Which watches are popular in different regions
It would be an easy assumption to make that most high-end luxury watch brands are universally popular the world over. Big budget advertising campaigns and lavish boutiques in every airport can give that impression, but the different regions around the world find certain watches to have a very different level of appeal.
Esquire Middle East picks the brains of London-based watch traders and enthusiasts, Tempo & Time, in order to explore the global tastes of watch fans from the Middle East, Europe and beyond.
With a diverse range of clientele with big buying power, many luxury watch brands thrive in the Middle East, especially in the UAE. To regular wearers, Rolex dominates, but when money is no object, exclusivity and customisation often come next.
The high concept, mechanical marvels from innovators MB&F are rarely seen away from the showroom, but they'll be found on the wrists of affluent Emiratis, Bahranis or Saudis. Extremely limited release Richard Mille, like the RM052 Tourbillon Skull (pictured above), would also be seen as a horological holy grail anywhere else in the world, but the movers and shakers of the Middle East can be seen casually wearing these incredible timepieces.
With its rich European heritage and headquarters in Geneva, Switzerland, Rolex still reigns over its home continent. With an unrivalled presence across the region, Rolex is not only seen as a sign of status, but also as a safe investment. In much of Western Europe, the pre-owned watch market is flourishing, with customers seeking out decommissioned models for their often-staggering level of appreciation.
With a taste for understated pieces from historic brands, many affluent Europeans celebrate their graduation from Rolex by going for something with real connoisseur-kudos, like a dressy Patek Philippe Calatrava or a clean and classic Grand Lange 1 by A. Lange & Söhne (pictured). Alternatively, some opt for a high complication piece such as the revolutionary multiple time zone Jaeger-LeCoultre Master Geographic.
Much like Europe, different brands enjoy varying levels of appeal across the vast United States. Officine Panerai for example, can boast a huge following on the East Coast, especially in New York. Not only does the brand's Italian heritage helps its appeal, but with their bold yet smart designs – particularly their 'base model' steel Luminor range on chunky leather straps – Panerai now rivals Rolex as the Wall Street banker's watch of choice.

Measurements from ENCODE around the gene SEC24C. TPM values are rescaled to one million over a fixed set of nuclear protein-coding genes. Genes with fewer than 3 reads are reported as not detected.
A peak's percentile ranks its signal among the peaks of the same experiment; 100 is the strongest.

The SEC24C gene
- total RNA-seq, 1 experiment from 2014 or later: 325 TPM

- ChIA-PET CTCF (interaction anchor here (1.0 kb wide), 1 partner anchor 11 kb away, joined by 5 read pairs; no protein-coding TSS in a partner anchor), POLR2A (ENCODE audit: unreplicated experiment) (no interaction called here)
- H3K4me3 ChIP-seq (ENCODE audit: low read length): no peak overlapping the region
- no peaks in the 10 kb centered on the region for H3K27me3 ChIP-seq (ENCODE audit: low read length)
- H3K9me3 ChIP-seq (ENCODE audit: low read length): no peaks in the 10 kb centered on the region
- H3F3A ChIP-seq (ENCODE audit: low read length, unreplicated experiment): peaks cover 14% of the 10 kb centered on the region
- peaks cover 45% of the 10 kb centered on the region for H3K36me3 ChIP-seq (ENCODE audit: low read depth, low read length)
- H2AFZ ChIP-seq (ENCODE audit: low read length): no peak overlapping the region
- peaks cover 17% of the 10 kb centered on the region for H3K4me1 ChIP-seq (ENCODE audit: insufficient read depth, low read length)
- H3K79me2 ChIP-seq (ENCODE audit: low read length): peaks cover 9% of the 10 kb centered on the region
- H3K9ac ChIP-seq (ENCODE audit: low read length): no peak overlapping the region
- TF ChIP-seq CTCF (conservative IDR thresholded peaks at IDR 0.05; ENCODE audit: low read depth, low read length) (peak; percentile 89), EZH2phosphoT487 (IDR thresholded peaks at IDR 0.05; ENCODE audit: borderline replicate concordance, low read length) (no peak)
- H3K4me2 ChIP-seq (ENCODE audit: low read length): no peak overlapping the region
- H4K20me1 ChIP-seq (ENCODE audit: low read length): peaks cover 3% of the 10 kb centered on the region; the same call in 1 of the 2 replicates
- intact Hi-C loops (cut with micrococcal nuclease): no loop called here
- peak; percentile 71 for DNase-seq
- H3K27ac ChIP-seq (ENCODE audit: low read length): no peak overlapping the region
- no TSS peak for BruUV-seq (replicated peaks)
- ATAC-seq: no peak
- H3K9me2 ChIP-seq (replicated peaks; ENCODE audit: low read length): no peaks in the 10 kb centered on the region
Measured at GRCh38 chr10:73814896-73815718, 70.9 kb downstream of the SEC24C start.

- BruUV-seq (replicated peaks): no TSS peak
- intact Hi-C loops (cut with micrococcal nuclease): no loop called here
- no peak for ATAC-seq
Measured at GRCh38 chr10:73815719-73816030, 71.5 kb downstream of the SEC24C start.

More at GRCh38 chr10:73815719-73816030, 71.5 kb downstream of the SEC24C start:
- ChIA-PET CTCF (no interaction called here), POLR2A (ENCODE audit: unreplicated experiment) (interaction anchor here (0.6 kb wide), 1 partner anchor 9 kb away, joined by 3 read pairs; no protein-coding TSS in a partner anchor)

As for the West Coast, you only need to look toward Hollywood to see which brands have gained traction due to movie tie-ins. The TAG Heuer Monaco (pictured above), for example, has that eternal 'cool factor' because of its synonymy with the legendary Steve McQueen, and since nabbing its Bond movie license-to-product-place from Rolex in the mid-1990s, the Omega Seamaster remains one of the most popular sports watches in the States.
China has an insatiable appetite for expensive accessories. Arguably more interested in how watches look than how they work, timepieces from traditional jewellery brands such as Cartier and Chopard are very popular. Watches with unique, extravagant designs also do well there. Franck Muller's colourful and curvy Crazy Hours (pictured above) and Vanguard models are very popular among both Mainland Chinese men and women alike. Hong Kong, on the other hand, has a longer affiliation with traditional Western brands.
The region sees more luxury watches cross its shores than any other country in the world, and it shows on the streets. The latest and greatest sports Rolex models are ubiquitous among aspirational young professionals there, while a vintage Datejust would almost be scoffed at – a far cry from more nostalgic consumer cultures like Italy or Japan.